Native son takes over helm at Eagle Police Department
Eagle’s new police chief is a self-proclaimed “Vail Valley kid.”
“I grew up in Vail and graduated from Battle Mountain High School,” said Chief Joe Staufer. “I grew up in the Vail Valley and I am happy to have returned. I am familiar with the unique perspectives, opportunities, service needs and quality of life demands of our community.”
Earlier this month, the Eagle Town Boad voted unanimously to approve a two-year contract for Staufer.
“Staufer has shown his leadership these past months while the department has been through significant changes,” said Eagle Town Manager Jon Stavney. “Placing confidence in Staufer provides stability as the department implements a battery of recommendations from a third-party consultant who recently reviewed the departments’s policies and practices.”
Staufer has been with the Eagle Police Department for three years and said taking over as Eagle’s new police chief reflects the next step for the career trajectory he envisioned.
“Essentially, I have prepared myself to be in a upper management/leadership postion,” he said. “I had a road map in mind, but this opportunity came just a little bit early.”
However, Staufer noted that he learned earlier in his career to take advantage of opportunities when they present themselves. A few years ago, when he was working for the Breckenridge Police Department, he was offered a mid-management position fairly early on in his career. He turned down the post, thinking he wasn’t quite ready for it. As time passed, Staufer came to regret that decision.
“I told myself I would never pass up another opportunity,” he said.
Hospitality to law enforcement
While he was growing up in the valley, Staufer always figured he would follow his restauranteer father Herman Staufer into the hospitality business.
After studying hotel hospitality, he was working at the Lodge at Vail when his buddy Tom Sheely of the Vail Police Department invited him on a couple of ride-alongs. “That’s when I began to change my interest,” said Staufer.
He enrolled in the criminal justice program at Metro State College, where he minored in sociology. After earning his bachelor’s degree he enrolled at the Arapahoe Community College Police Academy where he graduated first in his class. From there, he was hired at the Breckenridge Police Department. He remained with the department for 12 years where he earned a Police Department Leadership Award and the Town of Breckenridge Everyday Leader Award. He attained the rank of sergeant and he led the community service officer unit.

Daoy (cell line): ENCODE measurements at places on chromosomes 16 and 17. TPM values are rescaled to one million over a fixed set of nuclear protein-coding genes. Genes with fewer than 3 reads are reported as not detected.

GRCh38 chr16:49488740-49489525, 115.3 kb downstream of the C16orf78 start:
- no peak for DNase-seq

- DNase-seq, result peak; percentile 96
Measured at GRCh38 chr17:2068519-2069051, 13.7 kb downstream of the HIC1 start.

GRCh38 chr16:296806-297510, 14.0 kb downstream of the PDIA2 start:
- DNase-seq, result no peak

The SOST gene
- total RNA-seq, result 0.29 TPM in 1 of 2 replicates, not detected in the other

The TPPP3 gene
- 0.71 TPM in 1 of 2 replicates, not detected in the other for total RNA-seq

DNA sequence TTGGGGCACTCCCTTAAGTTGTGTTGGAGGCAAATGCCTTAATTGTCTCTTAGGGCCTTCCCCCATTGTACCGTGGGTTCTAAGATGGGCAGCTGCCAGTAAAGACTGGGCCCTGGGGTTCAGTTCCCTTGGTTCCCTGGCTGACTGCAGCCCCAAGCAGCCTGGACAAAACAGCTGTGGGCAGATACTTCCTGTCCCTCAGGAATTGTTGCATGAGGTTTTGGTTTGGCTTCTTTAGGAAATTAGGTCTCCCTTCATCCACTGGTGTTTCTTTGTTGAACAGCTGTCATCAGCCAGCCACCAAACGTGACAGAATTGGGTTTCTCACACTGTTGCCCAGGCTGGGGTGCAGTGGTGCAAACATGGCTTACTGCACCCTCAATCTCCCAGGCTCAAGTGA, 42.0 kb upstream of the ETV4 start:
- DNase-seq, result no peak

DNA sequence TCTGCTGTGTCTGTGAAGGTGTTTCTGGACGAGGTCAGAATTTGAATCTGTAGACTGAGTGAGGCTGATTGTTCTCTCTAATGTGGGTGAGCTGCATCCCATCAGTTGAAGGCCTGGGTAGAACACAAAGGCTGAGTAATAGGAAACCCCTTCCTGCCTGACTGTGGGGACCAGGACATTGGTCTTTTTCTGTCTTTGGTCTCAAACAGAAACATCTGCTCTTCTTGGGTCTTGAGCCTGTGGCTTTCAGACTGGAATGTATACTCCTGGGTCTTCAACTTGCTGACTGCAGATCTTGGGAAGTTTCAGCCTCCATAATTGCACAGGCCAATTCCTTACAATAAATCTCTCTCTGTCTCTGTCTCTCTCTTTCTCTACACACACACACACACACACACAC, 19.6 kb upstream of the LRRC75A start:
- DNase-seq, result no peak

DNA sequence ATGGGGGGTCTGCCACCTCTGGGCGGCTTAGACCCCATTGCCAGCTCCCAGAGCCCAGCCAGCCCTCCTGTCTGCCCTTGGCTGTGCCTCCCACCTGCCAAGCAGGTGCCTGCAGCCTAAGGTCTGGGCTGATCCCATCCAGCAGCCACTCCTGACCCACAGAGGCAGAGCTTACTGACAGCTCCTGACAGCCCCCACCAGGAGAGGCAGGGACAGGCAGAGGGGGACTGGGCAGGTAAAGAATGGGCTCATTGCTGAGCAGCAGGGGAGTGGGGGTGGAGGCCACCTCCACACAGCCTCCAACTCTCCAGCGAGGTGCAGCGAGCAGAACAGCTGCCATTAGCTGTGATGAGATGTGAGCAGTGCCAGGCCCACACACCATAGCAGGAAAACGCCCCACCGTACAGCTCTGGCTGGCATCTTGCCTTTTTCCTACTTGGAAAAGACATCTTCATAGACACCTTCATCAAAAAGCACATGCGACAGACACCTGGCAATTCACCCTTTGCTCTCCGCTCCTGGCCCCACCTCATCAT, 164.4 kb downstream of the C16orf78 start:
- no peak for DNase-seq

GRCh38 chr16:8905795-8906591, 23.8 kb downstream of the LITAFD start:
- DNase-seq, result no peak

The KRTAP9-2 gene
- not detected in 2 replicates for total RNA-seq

When he left Breckenridege, Staufer spent two years at the Dillon Police Department where he received a Lifesaving Award.
While he was working in Dillon, a special training session brought him to Eagle one day. During that session he struck up a conversation with Eagle Police Lt. Terry Simpkins. Staufer mentioned to Simpkins that he would be interested in any mid-management law enforcement positions that might come up in the area. When the sergeant job opened in Eagle a few months later, Simpkins gave him a call.
Before he accepted the Eagle job, Staufer did his own research in the community. He talked to residents and business owners in addition to town officials.
“I found that everyone felt very safe in this community,” he said. “What particularly interested me about the community is it has grown so much, but people here still look out for one another.”
Staufer was impressed by Eagle’s sense of community and thought the local police force played an important part in that dynamic. He took the job.
“The town of Eagle is a friendly mountain town,” said Staufer. “We are proud to have so many citizens whose partnership continues to influence our low crime rate and quality of life we all enjoy.”
As he takes over leadership of the Eagle Police Department, Staufer said his first challenge is team building. There are currently a couple of officer openings in the Eagle police ranks.
“We have a team of dedicated professionals and a variety of resources to assist our community and guests,” said Staufer. “Our officers are trained to solve problems, offer resources and provide the quality of life we have come to enjoy in our town.”
Early on in the new year, Staufer will launch a “Cup of jo with Joe” program — an informal sit down at local coffee houses where residents can ask questions and learn more about Eagle Police. Additionally, Staufer wants to expand the department’s outreach services including the addition of a part-time school resource officer.
Beyond that, Staufer said he envisions the Eagle Police Department expanding its role as an intregral part of the overall community.
“I think the best part about being a police officer i being out in the community and being part of the change. It’s great knowing I can make a difference in the community where I grew up,” said Staufer.
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